Robert Jacobs’s work bridges cognitive and computer sciences.
Jacobs is a professor of both and is a member of the University’s Center for Computation and the Brain. He uses experimental and computational methods to study human perception, learning, memory, and decision-making. A large part of what he does is to use data science to study how people understand concepts by using their senses.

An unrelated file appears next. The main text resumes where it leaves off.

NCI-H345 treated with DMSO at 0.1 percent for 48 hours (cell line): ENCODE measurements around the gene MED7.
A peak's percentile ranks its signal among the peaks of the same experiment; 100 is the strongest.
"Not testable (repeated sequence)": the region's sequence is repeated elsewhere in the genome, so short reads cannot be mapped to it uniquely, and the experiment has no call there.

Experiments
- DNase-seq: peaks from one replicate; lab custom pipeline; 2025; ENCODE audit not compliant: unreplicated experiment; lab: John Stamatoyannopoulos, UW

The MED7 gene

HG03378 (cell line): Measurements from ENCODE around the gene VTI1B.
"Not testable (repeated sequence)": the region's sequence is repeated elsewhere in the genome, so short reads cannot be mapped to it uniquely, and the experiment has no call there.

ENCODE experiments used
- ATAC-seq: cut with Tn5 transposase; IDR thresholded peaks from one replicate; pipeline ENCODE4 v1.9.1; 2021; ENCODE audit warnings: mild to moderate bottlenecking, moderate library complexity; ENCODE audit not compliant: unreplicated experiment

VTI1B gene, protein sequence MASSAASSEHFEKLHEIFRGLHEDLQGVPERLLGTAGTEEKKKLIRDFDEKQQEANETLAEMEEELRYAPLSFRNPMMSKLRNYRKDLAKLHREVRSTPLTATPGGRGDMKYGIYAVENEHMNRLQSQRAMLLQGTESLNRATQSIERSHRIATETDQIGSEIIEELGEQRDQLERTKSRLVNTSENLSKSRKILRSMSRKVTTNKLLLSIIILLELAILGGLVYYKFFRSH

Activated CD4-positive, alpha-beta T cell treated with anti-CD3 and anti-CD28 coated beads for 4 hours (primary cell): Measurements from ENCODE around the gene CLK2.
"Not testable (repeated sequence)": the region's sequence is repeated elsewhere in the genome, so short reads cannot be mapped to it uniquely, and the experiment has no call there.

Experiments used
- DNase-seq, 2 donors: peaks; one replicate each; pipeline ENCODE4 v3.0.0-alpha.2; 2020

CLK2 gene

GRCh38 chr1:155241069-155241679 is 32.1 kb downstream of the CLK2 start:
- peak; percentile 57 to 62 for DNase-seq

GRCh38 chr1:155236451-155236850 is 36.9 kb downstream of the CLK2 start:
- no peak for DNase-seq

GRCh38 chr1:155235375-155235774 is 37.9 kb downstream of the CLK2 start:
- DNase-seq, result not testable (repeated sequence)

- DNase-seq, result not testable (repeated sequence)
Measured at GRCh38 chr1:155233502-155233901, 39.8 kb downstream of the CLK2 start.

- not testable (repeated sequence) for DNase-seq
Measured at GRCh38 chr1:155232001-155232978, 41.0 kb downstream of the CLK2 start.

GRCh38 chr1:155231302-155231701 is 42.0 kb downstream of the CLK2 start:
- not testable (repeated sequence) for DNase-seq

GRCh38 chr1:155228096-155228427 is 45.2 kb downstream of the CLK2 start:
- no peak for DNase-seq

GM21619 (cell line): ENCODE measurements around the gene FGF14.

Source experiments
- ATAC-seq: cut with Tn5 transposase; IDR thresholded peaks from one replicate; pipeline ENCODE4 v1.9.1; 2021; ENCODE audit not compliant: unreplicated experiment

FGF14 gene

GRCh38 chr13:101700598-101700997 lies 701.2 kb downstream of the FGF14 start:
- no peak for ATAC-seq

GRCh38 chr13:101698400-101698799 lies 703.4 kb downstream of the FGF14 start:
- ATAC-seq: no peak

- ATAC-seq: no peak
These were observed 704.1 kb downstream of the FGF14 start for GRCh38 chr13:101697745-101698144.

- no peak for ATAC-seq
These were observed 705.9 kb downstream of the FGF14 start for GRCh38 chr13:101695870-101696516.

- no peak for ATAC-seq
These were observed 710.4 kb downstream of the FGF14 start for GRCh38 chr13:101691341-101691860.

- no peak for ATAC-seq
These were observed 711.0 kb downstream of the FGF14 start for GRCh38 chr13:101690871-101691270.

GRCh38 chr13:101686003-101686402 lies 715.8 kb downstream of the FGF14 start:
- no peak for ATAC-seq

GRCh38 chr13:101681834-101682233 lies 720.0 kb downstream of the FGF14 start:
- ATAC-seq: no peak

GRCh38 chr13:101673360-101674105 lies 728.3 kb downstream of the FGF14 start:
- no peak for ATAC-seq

While the primary aim of his lab is to expand our fundamental knowledge of brain, the discoveries of his research group creates also have clinical applications. His work on “sensory substitution” phenomena (where the brain expands its processing of one of the senses to compensate for loss of another) could lead to new therapies for the blind or deaf.